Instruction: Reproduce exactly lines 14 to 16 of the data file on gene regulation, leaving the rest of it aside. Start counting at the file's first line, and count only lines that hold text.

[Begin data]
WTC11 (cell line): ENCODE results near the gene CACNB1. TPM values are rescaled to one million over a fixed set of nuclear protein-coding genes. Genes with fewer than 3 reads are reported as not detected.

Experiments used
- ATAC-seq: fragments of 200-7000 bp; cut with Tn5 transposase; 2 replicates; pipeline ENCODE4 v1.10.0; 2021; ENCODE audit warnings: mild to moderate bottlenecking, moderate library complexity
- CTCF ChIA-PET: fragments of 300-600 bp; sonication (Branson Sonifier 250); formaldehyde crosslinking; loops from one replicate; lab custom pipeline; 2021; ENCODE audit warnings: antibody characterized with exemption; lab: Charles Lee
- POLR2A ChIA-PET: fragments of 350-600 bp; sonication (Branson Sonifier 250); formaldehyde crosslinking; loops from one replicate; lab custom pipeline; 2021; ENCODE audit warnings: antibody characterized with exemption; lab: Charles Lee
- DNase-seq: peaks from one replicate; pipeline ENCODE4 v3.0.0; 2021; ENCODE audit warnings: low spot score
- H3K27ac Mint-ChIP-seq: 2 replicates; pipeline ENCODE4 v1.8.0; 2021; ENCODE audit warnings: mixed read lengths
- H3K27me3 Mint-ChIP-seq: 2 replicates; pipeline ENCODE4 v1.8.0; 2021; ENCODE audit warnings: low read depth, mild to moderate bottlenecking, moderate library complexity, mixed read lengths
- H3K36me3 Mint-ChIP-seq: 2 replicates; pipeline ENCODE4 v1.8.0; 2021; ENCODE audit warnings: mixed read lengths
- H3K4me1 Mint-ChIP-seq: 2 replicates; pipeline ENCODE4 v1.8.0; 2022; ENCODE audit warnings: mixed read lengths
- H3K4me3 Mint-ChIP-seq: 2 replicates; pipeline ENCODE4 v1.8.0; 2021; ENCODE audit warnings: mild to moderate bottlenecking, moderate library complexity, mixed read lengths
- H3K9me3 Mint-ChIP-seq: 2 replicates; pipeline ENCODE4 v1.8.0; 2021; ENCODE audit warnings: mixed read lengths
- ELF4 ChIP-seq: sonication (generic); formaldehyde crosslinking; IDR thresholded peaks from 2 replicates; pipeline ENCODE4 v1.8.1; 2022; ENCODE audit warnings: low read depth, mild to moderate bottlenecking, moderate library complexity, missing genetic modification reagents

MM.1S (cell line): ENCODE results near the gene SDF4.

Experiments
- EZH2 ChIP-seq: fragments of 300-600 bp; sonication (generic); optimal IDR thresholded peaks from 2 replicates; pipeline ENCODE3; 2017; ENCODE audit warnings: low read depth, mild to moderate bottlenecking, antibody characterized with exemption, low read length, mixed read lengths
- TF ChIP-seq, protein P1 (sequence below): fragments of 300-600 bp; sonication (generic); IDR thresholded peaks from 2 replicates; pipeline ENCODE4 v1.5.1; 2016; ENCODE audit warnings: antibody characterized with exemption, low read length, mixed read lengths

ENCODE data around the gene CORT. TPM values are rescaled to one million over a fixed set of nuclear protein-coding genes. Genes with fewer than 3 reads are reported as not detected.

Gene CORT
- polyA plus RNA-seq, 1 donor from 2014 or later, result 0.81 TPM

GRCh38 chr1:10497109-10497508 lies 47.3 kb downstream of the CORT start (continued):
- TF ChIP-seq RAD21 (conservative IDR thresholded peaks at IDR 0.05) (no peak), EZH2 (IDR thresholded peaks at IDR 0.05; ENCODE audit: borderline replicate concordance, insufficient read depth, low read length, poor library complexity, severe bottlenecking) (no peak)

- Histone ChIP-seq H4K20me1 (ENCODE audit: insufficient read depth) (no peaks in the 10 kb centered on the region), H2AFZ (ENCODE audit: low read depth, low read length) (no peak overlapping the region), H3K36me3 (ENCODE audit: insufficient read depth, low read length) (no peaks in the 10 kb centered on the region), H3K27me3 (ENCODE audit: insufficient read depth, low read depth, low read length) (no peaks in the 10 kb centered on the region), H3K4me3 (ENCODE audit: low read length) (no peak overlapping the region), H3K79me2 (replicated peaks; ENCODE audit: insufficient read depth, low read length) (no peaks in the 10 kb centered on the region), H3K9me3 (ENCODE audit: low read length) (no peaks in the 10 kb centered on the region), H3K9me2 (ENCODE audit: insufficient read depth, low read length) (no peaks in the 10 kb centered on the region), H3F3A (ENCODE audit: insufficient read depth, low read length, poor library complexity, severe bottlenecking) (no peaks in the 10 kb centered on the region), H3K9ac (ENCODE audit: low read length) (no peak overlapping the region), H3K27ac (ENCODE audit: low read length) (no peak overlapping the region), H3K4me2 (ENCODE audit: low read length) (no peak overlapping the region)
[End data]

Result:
MM.1S (cell line): ENCODE results near the gene SDF4.

Experiments
- EZH2 ChIP-seq: fragments of 300-600 bp; sonication (generic); optimal IDR thresholded peaks from 2 replicates; pipeline ENCODE3; 2017; ENCODE audit warnings: low read depth, mild to moderate bottlenecking, antibody characterized with exemption, low read length, mixed read lengths